Hektor took six weeks to make, Viktor two years. Viktor uses industrial-grade Maxon Motors, run by complicated controllers. Each motor unit alone costs as much as the full Hektor cost to build.

Hektor to Viktor: A Robot Genealogy

Viktor’s predecessor is Hektor, Lehni’s art-school thesis project (created together with engineer Uli Franke in 2002). Hektor is run by software written in Scriptographer, which controls its two stepper motors that move a can of spray paint over a wall. SFMOMA initially expressed interest in acquiring Hektor, but soon shifted focus to Viktor, in part for practical reasons—chalk has no fumes, so the machine can work during public open hours—but also because of chalk’s associations with lecturing and education.

Black and white patterns are made with a machine-operated spray paint can

Jürg Lehni's first drawing machine, Hektor

“They have very different personalities, but both, to my mind, embody the good aspects of the Bay Area’s history,” says Lehni, “specifically its bringing together of cyberculture and counterculture—tech and a DIY attitude—in the 1960s and 1970s. The latter had so many utopian ideas about how to live in an alternative society. People took these proposals and combined them with computer technology, resulting in an outcome we now take for granted: personal computers and the Internet. I’m simplifying, of course, but our technological world came about as a marriage between extremes: hippies, back-to-the-landers, with a fear of technology, versus the military industrial complex, researchers, and scientists, all connected way more tightly than you might think.


“All that was very much the inspiration for the mind map that Viktor drew for the All Possible Futures exhibition at San Francisco’s SOMArts in 2014.”

A brown wall with white chalk writing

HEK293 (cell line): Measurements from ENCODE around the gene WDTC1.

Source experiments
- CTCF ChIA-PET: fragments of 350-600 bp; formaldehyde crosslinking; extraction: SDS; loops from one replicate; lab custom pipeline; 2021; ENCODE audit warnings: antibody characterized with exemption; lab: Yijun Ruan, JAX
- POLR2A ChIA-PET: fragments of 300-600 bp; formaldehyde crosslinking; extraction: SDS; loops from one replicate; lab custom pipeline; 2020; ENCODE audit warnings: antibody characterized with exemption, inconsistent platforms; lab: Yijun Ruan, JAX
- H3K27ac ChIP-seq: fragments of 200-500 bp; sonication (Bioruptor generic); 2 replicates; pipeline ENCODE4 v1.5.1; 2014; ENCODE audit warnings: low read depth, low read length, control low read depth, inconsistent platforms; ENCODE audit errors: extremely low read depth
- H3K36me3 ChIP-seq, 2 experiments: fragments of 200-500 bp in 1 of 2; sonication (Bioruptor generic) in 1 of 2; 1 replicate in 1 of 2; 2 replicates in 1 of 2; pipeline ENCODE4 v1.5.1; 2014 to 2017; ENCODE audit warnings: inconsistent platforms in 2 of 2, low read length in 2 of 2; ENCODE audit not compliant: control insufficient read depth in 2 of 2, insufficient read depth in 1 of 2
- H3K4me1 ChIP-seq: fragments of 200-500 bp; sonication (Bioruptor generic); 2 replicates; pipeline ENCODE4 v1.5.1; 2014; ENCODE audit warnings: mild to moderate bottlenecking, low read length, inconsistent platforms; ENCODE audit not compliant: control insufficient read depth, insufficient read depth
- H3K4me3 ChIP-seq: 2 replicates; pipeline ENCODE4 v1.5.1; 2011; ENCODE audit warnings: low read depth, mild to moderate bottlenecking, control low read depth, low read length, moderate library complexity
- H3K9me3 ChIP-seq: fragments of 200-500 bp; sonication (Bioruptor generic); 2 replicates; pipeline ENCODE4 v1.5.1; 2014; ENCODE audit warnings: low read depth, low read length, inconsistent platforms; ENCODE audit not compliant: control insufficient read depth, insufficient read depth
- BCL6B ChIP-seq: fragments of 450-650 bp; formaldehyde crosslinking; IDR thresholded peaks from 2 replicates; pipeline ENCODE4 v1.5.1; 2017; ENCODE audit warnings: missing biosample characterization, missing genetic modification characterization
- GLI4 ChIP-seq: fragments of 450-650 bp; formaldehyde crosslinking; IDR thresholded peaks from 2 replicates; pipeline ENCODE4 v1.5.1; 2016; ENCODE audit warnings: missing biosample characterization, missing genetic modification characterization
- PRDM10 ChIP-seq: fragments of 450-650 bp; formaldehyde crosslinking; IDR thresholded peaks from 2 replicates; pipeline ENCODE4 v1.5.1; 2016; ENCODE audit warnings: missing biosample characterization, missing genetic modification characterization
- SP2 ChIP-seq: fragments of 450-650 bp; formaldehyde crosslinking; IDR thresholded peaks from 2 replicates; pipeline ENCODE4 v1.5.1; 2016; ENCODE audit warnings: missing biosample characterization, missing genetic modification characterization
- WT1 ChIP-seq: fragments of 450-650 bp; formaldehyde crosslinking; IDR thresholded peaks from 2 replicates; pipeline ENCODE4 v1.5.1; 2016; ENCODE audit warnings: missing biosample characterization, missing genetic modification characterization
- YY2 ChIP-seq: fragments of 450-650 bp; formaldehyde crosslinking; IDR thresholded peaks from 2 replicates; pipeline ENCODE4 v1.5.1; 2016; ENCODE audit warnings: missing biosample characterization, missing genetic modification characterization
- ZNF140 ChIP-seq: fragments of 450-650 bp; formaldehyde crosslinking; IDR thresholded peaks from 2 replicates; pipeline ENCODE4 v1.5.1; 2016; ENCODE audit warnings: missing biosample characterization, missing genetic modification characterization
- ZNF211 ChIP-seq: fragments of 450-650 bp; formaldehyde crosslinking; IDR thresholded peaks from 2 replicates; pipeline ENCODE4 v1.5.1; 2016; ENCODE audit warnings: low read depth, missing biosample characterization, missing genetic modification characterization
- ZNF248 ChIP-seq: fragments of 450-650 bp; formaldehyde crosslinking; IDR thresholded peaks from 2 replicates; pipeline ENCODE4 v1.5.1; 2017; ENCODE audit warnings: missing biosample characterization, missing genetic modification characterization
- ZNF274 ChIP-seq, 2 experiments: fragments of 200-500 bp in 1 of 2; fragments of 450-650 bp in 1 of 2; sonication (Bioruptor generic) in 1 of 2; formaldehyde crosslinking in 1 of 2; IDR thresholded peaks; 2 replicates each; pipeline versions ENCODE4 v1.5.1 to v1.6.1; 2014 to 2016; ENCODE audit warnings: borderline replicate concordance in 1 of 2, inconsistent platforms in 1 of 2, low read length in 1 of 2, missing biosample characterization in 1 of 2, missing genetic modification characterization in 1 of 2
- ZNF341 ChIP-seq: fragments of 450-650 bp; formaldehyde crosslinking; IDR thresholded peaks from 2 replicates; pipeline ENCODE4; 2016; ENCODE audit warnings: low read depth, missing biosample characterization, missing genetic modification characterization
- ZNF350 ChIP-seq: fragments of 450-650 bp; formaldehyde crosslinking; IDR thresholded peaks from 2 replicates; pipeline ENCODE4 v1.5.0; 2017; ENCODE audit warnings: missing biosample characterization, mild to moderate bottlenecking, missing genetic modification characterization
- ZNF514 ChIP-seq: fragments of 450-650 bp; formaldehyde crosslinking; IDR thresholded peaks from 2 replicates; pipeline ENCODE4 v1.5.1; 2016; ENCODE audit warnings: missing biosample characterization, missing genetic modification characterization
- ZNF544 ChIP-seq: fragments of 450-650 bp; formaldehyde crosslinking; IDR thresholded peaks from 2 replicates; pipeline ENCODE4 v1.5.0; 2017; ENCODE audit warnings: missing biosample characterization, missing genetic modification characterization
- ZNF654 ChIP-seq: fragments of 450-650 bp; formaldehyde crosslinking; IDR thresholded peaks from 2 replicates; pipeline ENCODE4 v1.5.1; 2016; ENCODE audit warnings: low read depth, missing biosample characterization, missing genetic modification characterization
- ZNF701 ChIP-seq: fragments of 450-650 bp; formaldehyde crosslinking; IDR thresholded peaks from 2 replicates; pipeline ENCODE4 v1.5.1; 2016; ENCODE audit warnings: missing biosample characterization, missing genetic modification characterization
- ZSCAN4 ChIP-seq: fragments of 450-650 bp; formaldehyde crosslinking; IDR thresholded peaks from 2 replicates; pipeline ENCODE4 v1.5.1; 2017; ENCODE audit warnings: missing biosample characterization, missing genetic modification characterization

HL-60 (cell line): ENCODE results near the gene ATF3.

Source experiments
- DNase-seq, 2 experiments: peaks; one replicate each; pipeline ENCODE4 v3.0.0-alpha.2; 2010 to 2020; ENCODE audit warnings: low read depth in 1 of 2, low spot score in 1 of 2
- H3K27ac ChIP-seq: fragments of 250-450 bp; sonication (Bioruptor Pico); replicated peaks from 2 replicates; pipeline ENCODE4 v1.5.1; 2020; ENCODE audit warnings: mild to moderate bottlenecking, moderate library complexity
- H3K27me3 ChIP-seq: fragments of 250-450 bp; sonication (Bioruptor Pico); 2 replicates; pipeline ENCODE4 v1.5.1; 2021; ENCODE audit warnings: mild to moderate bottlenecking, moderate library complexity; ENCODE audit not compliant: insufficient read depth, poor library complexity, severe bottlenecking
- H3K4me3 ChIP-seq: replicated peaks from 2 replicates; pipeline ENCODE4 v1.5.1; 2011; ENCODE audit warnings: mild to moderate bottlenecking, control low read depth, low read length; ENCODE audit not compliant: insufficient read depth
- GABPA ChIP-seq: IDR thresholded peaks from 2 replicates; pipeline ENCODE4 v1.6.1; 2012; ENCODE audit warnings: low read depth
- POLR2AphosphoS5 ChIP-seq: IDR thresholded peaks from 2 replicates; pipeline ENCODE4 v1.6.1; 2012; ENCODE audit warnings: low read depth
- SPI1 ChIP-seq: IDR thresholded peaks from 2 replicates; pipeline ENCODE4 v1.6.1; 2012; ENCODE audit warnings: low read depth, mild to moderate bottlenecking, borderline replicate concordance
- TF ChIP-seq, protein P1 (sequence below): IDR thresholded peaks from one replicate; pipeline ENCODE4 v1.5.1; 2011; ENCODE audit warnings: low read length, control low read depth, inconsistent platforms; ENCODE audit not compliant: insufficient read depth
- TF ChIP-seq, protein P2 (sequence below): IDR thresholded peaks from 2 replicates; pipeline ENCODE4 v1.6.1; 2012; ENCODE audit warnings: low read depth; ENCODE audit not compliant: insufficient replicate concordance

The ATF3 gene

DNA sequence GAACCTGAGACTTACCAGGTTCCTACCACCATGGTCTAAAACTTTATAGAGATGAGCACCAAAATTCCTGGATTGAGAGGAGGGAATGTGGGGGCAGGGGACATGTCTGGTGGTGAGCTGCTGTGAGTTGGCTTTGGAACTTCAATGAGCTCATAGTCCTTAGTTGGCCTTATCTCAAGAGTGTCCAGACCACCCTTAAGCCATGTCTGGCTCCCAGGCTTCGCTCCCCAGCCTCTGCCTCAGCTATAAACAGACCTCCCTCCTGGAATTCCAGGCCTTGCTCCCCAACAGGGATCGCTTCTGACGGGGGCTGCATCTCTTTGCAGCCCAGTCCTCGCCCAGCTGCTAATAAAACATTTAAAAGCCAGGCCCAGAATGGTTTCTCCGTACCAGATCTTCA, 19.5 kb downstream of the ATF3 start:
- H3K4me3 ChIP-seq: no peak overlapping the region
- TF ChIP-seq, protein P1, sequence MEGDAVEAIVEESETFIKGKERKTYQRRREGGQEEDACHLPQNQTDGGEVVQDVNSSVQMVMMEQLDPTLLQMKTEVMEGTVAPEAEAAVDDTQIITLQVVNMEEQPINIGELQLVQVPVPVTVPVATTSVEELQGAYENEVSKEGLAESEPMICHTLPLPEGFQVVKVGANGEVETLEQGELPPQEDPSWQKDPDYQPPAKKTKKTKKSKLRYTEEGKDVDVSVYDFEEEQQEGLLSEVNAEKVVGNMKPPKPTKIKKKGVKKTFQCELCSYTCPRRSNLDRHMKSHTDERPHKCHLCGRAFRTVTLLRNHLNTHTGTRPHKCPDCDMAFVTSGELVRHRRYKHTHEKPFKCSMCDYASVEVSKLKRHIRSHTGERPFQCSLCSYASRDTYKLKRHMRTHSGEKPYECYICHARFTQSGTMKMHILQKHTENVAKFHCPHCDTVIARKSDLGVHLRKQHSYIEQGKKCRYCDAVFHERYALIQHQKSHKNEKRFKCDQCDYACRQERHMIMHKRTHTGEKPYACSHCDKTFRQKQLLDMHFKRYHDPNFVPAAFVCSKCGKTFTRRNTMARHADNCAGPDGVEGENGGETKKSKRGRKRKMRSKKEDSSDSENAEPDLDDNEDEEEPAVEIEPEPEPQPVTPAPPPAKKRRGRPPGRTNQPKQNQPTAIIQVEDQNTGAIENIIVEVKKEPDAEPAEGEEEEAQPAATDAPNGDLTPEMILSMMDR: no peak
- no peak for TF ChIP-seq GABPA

Jürg Lehni and Wilm Thoben, Two Legacies, 2014. Drawing at All Possible Futures, SOMArts, San Francisco, 2014

Sequence choreography is done using a piece of self-made software that still runs in Scriptographer; Lehni keeps a version of Adobe Illustrator CS5 running on his machine just so he can keep using his arsenal of tools that he has built over the years.

Giving It a Voice

Watching Viktor draw, it’s hard not to imagine it having a personality, which Lehni has encouraged by giving “him” a name. It’s also because Viktor is reenacting actual hand drawings: Lehni and Hirons selected the photographs and drawings for A Taxonomy of Communication through a long research process, and then re-traced them in Illustrator to convert those analog sketches to line-based vector graphic instructions for Viktor to execute. The focus isn’t so much on the final result as on the dance of the machine. Each sequence is carefully choreographed.

But there’s also something human-ish about Viktor because of the way he needs training. “Yes, it’s a tool,” Lehni remarks, “and it starts out as an abstract thought. There is a lot of math involved in solving the geometric calculations, for example to always keep tension on all four belts. But in the process of building the device and programming it, you define and optimize its body and behavior.

A man wearing an orange shirt adjusts a machine against a brown wall with white writing

Jürg Lehni makes adjustments to Viktor while he executes Two Legacies, © Jürg Lehni. Photo: Don Ross.

“It never works perfectly, but imperfections are part of the motivation for me to build these devices and discover their poetic potential. When they finally start to function for the first time, they are usually quite different than I imagined. I call that the Frankenstein moment. After that, a process follows in which I discover the machine’s character. Often in collaboration with other artists and designers, I’ll ask, What is the reason for this machine to exist, to be? By choosing the drawings that it will execute, the machine gains a voice and topics to ‘talk’ about.”